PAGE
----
I had this impression of consulting that it was a role/job that people in their golden years after a long career in corporate America would play in just before moving to that dream job of retirement. Some people today would say it’s the best “unemployment job” available (LOL!). Both cases may have been true in the yesteryears…it is no longer the case today. Today’s consultant has to get their hands dirty in order to keep a client; I know this because I have fortunately picked up clients based on their displeasure with the previous consultants.  Today’s competition for that client really boils down to your ability and commitment to “Getting in the Muck” per se with the client. Clients who are customers expect their consultants to know, breath, eat, and sleep their business and this cannot be done with just giving advice. Clients frequently wish to supplement skills in their organization by hiring experienced, proven, inspired consultants on a short-term or long term basis. Regardless of the timeframe clients need a consultant dedicated to reviewing the adversity and not only speaking to the solution but helping to tactically solve the solution. As I mentioned earlier I was actually asked to come inside a company and rebuild their brand, this took collaboration, partnering, understanding the corporate politics, and influencing/persuading thought….a little outside the old scope of consulting. The old objective view of consultant once again has changed:

“Consultants are retained as impartial advisors without any vested interest in the outcome of the recommendations. Internal staff may not be able to see the problems or may not be sufficiently objective. A consultant can perform a competent and thorough analysis of the issues. It is easier psychologically for personnel to adapt to external advice rather than the internal advice of someone who may be acting out of self-interest.”   [1]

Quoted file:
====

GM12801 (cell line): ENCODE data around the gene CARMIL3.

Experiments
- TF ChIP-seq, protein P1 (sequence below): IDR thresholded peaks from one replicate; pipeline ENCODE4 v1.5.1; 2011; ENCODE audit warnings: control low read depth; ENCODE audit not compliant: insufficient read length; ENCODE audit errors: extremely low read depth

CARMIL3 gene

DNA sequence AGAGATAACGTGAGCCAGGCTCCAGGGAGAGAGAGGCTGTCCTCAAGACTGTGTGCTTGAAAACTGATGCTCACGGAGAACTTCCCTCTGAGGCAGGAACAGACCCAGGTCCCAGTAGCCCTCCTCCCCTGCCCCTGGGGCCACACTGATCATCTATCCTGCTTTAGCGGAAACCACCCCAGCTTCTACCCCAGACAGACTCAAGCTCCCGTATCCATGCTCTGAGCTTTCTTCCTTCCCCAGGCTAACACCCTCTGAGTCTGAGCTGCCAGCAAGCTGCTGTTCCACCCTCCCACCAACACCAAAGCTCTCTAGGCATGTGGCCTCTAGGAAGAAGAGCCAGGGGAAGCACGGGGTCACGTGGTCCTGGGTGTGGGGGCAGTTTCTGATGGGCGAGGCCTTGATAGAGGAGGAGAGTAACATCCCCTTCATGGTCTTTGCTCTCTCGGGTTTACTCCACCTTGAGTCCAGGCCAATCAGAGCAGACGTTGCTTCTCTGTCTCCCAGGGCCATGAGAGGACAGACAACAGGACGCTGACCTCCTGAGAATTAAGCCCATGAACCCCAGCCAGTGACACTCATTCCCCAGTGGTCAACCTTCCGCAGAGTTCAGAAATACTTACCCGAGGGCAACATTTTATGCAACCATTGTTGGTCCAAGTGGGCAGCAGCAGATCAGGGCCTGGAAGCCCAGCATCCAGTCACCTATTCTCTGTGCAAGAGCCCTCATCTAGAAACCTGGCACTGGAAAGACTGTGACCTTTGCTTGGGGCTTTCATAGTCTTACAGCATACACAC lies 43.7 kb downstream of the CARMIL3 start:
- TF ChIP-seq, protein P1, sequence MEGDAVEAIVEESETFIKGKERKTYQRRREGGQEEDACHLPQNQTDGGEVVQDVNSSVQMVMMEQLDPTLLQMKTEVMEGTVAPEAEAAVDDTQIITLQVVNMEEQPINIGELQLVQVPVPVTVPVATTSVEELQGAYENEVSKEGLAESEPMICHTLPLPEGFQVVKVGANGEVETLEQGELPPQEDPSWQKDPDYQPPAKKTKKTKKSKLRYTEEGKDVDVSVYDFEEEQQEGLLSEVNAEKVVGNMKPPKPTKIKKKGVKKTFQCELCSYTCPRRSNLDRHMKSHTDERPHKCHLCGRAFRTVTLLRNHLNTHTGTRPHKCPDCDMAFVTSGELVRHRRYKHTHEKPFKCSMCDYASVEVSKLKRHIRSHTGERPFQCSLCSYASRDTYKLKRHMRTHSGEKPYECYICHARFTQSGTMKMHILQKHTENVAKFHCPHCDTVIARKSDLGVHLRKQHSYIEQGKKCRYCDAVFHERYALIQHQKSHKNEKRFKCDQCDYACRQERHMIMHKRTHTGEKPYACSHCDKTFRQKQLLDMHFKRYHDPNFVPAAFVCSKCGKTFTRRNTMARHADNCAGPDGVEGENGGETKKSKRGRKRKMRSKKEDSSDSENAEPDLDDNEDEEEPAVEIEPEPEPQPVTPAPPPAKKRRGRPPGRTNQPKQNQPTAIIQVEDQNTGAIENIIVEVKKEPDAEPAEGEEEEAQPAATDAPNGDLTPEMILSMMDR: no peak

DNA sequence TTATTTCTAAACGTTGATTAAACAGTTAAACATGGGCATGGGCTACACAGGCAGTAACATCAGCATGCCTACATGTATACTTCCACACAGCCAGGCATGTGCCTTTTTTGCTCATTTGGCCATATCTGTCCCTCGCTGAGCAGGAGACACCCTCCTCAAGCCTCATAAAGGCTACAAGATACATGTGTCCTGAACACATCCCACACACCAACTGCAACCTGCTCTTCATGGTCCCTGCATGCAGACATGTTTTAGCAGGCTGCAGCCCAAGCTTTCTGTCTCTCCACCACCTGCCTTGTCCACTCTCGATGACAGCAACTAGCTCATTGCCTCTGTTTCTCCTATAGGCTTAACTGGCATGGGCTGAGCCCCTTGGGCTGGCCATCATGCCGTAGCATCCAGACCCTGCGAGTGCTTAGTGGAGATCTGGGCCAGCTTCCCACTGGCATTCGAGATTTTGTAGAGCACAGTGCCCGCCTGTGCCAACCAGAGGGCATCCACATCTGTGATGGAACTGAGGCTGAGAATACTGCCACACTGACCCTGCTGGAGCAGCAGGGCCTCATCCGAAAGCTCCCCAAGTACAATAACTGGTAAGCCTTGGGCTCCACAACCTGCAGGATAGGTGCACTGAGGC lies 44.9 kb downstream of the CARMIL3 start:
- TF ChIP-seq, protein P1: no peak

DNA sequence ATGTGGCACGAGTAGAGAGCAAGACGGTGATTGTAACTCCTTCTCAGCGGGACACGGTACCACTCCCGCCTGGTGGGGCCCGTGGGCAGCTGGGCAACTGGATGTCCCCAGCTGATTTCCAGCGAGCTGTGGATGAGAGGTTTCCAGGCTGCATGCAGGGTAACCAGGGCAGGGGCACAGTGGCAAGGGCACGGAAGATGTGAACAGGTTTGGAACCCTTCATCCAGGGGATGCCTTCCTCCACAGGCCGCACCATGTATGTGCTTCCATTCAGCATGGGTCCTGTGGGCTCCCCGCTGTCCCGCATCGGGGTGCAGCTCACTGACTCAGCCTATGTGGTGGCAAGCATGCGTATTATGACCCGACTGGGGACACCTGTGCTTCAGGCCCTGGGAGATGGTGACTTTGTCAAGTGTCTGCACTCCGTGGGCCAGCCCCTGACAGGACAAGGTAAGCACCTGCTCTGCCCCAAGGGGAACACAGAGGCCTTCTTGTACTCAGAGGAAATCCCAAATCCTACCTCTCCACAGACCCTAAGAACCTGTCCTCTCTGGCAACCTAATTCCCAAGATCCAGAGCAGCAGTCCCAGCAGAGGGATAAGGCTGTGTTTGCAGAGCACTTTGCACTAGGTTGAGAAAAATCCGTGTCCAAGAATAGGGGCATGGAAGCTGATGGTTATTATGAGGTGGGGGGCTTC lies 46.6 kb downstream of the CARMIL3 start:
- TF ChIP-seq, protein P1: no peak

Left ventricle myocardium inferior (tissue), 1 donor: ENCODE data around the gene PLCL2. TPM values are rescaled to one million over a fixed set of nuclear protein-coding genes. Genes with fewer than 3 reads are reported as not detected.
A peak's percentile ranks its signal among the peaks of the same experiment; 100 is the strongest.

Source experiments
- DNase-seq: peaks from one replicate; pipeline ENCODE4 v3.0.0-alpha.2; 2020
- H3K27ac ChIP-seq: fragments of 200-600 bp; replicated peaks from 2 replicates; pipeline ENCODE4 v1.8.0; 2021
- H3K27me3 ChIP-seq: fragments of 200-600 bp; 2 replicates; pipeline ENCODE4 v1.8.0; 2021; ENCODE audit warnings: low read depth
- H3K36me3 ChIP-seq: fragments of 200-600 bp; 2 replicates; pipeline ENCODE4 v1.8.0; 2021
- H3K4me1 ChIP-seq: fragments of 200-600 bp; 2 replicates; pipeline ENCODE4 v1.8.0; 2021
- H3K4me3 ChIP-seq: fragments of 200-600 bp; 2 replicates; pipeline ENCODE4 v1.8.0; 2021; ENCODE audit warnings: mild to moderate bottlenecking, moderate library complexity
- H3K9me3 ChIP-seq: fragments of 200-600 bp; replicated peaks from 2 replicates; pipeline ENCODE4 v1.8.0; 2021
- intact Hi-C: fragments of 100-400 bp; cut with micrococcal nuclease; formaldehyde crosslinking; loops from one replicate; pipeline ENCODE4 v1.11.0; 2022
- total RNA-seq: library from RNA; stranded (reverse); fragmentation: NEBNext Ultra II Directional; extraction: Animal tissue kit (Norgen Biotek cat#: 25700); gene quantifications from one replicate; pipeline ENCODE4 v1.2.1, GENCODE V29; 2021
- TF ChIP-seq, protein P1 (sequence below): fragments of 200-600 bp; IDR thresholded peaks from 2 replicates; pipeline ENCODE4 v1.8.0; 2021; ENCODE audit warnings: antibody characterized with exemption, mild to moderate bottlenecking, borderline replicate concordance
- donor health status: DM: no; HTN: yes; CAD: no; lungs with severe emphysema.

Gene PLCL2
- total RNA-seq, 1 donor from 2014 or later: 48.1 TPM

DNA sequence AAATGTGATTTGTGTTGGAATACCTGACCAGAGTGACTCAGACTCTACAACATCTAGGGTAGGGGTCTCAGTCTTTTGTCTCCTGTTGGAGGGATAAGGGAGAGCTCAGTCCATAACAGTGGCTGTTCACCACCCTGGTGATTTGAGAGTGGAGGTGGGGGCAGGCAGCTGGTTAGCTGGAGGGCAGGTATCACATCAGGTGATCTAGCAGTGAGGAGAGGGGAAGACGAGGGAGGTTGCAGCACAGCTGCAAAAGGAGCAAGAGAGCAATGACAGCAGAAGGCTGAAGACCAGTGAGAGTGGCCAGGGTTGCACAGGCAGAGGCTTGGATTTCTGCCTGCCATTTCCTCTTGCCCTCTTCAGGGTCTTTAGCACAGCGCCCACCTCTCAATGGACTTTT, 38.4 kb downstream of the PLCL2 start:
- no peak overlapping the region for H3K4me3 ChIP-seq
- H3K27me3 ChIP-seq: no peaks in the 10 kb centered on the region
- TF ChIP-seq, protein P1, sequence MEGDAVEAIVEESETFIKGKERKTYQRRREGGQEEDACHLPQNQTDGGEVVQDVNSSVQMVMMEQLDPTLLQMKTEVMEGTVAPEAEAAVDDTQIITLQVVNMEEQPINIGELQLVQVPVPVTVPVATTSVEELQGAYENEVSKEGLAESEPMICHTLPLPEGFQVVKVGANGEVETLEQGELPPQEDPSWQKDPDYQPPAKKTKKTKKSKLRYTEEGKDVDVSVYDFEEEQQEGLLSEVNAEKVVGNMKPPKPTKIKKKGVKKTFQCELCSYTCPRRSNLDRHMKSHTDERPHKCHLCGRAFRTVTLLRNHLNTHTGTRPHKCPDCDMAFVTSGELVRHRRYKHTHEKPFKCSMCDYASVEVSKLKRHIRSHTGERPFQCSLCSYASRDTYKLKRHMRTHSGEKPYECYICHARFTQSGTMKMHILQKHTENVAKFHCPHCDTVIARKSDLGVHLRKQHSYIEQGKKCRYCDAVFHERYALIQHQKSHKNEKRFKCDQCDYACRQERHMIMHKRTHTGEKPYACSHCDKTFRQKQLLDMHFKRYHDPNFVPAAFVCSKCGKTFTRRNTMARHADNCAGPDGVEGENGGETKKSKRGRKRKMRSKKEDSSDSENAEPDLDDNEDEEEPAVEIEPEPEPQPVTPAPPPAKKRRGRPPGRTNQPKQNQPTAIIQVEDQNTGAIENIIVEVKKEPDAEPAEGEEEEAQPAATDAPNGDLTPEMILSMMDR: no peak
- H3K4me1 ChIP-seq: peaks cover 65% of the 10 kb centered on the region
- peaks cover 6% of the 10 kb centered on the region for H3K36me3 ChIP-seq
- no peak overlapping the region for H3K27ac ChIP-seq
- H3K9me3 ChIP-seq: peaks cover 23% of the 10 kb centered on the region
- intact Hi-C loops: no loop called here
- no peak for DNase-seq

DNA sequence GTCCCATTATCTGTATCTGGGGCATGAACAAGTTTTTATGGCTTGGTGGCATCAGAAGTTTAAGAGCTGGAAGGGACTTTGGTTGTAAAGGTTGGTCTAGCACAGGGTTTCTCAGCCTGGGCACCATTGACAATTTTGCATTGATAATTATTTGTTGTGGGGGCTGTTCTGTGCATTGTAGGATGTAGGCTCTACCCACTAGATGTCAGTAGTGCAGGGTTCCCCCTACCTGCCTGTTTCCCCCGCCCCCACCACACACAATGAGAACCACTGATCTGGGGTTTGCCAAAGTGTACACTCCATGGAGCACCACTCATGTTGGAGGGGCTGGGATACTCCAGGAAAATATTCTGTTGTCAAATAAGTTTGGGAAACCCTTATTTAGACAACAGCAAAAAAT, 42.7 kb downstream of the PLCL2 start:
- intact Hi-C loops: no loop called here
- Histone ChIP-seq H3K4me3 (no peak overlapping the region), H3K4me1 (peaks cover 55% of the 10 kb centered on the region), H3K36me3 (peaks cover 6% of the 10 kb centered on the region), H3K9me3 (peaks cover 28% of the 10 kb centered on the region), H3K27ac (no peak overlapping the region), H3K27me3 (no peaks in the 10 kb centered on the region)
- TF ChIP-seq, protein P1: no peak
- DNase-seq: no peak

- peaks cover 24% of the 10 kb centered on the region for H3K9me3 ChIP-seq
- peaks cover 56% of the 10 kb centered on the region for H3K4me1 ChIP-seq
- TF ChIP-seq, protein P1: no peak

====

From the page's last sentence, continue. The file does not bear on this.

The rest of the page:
While there’s still validity to the above statement on the role of the consultant, the one area that has changed drastically is that “Consultants are retained as impartial advisors without any vested interest in the outcome of the recommendations”. That statement has changed clients are requesting that their consultants be accountable to the agreed upon outcome, and that’s how they determine their R.O.I. from the consultant’s fees.  Yes, clients are becoming more demanding and their expectations of their consultants is increasing every day, so it’s imperative that today’s consultant can deliver on those demanding expectations otherwise their next step just possibly may be retirement.

Attributes of Successful Consultants

There have been various studies on what constitutes an effective consultant, below are some attributes:

  • Good physical and mental health
  • Professional etiquette and courtesy
  • Stability of behavior
  • Self-Confidence
  • Personal effectiveness and drive; that is, responsibility, accountable, initiative, resourceful and persistence.
  • Integrity; that is, the quality that engenders trust
  • Independence, self-reliance, and ability to resist conforming to the opinions of others
  • Intellectual competence
  • Good Judgement; that is, the ability to provide sound, objective appraisals in their areas of competence and experience
  • Strong analytical or problem-solving ability
  • Creativity; ability to see the situation with a fresh perspective
  • Articulateness and persuasiveness, with above-average oral, written and graphic communication skills
  • Psychological maturity; readiness to put people, things, and events in perspective and calmly and objectively without being diverted from sound, logical, and ethical course by outside pressure
  • Interpersonal skills for building client relationships, such as gaining trust and respect, involving tem in solving problems, applying principles and techniques of change, and transferring knowledge
  • Receptiveness to new information and the points of view expressed by others
  • Oriented to the people aspect of problems….ADVERSITY

In addition to these attributes, consultants also require an all-encompassing knowledge of the business. They must recognize where they lack skills and seek to acquire those skills or employ people who have them.

Thank you!!

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Andre’ Harrell

AH2 & Beyond Consulting

     [1] Consulting Business (Douglas Gray, BA, LLB)